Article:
Some said they have not forgiven him for protesting the Vietnam War when he returned from the war in 1969. "That was a bad time for guys coming back, and he come back and was hooked with Hanoi Jane," said Elmo Pennington, a Vietnam War veteran, referring to Jane Fonda's war protests. "He never made no friends with that."
Still, others here mobbed Kerry at the stage and praised his push for veterans benefits and his comments protesting the troop realignment. "As a Korean War veteran, I don't think we can pull out of Korea," said Jack Carney of Florida.
John F. Kerry appears before veterans that President Bush addressed Monday.
(David Kohl -- AP)
_____Kerry Speaks to VFW_____
Video: Kerry criticizes Bush's proposal to recall up to 70,000 foreign troops.
Kerry in the past 10 days has been put on the defensive on national security with a barrage of partisan challenges to his Vietnam service record, his war wounds, his commendations for valor and his fitness to serve as commander in chief.
Clearly trying to recapture his voice on an issue that figured heavily at the Democratic National Convention last month -- his military service during the Vietnam War and his commitment to soldiers -- Kerry talked about his Senate work on Vietnam prisoners of war and the missing in action, and repeatedly tried to identify with the group, of which he is a member.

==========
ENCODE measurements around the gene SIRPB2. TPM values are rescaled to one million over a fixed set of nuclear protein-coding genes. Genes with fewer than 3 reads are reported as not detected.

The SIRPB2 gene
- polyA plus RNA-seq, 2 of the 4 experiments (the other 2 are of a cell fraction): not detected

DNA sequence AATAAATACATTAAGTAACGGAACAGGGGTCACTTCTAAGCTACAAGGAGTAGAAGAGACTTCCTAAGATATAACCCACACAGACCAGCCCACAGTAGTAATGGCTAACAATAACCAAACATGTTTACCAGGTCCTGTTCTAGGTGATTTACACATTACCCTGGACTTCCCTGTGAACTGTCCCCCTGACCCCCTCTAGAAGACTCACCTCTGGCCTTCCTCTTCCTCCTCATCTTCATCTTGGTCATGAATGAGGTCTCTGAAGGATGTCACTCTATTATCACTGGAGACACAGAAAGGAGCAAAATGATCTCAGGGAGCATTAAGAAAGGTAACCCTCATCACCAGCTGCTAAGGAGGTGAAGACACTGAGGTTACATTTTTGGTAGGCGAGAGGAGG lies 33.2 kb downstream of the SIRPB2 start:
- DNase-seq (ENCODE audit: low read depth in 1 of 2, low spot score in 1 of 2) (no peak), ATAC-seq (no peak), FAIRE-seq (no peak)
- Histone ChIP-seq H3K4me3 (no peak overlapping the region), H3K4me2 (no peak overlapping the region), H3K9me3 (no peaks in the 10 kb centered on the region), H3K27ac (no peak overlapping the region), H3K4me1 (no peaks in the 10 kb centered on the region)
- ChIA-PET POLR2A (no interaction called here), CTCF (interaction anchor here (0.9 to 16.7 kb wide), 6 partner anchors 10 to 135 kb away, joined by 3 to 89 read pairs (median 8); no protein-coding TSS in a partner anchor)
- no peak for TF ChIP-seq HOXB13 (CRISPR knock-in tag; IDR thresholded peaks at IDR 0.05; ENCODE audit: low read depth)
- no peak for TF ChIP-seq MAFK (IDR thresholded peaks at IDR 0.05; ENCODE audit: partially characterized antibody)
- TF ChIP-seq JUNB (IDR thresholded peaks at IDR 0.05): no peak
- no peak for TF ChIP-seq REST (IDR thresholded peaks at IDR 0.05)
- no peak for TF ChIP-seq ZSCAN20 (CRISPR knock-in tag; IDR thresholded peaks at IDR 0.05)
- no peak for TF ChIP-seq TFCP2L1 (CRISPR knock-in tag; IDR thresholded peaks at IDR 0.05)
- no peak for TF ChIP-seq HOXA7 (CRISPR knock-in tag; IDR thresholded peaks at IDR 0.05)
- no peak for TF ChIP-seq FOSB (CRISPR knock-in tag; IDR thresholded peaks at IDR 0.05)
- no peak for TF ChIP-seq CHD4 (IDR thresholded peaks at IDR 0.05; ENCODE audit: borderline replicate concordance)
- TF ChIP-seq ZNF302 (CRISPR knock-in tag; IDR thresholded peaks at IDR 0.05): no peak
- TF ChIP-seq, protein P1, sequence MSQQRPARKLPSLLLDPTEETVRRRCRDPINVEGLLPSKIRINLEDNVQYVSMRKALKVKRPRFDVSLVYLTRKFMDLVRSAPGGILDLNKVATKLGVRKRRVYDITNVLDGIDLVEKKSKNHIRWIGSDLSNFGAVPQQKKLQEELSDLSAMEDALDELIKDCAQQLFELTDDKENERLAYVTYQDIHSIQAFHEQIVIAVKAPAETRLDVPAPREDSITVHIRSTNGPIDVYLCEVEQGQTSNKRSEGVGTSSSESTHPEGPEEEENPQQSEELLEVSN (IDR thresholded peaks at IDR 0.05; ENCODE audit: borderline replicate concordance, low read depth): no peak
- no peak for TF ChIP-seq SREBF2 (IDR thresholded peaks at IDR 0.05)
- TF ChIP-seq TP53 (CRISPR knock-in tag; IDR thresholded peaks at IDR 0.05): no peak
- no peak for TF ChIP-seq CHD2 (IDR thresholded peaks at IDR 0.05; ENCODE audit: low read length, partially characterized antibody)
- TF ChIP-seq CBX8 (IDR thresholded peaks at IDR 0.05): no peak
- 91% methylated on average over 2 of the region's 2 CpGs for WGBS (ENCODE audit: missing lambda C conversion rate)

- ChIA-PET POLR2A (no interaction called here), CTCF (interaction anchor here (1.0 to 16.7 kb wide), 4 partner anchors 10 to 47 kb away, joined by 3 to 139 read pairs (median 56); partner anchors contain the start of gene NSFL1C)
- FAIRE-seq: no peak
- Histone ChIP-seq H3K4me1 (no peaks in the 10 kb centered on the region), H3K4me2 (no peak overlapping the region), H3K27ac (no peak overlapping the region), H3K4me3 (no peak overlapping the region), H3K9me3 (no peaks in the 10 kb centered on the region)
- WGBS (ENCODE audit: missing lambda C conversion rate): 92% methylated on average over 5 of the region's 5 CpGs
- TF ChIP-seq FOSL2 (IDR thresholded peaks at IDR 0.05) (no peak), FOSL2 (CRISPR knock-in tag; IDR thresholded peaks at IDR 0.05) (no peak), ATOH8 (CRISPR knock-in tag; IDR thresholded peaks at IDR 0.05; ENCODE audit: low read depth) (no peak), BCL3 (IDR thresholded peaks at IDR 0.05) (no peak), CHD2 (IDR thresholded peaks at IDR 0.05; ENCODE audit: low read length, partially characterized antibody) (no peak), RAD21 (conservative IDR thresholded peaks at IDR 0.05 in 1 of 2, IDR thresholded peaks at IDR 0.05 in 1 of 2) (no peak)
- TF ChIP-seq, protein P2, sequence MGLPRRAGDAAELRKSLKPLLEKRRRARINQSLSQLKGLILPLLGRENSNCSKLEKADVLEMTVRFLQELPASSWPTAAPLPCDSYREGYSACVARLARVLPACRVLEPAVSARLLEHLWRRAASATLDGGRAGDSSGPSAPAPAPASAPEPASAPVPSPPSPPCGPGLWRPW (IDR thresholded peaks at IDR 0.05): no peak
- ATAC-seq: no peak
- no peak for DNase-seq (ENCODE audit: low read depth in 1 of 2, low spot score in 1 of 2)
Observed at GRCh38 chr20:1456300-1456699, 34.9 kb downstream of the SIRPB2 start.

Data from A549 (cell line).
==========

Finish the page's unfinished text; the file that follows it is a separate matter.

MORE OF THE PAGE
He also twice mentioned Sen. John McCain (R-Ariz.), a decorated Vietnam War veteran who campaigned with Bush recently. Kerry pointed out that in a Senate hearing on Tuesday, McCain questioned the troop plan, saying, "I'm particularly concerned about moving troops out of South Korea when North Korea has probably never been more dangerous than any time since the end of the Korean War. I hope, as some critics allege, this is not a retreat to fortress America."
In discussing benefits, Kerry pledged to take care of those who serve, advocating better health care by keeping VA hospitals open.
He also reiterated his pledge to ensure that veterans can draw their pensions and disability benefits simultaneously. Today, veterans must give up a dollar of their pension for every dollar of disability assistance that they receive.
"In recent days, you have heard from some who have claimed that the job is getting done for veterans," Kerry said. "Well, just saying the job is getting done doesn't make it so."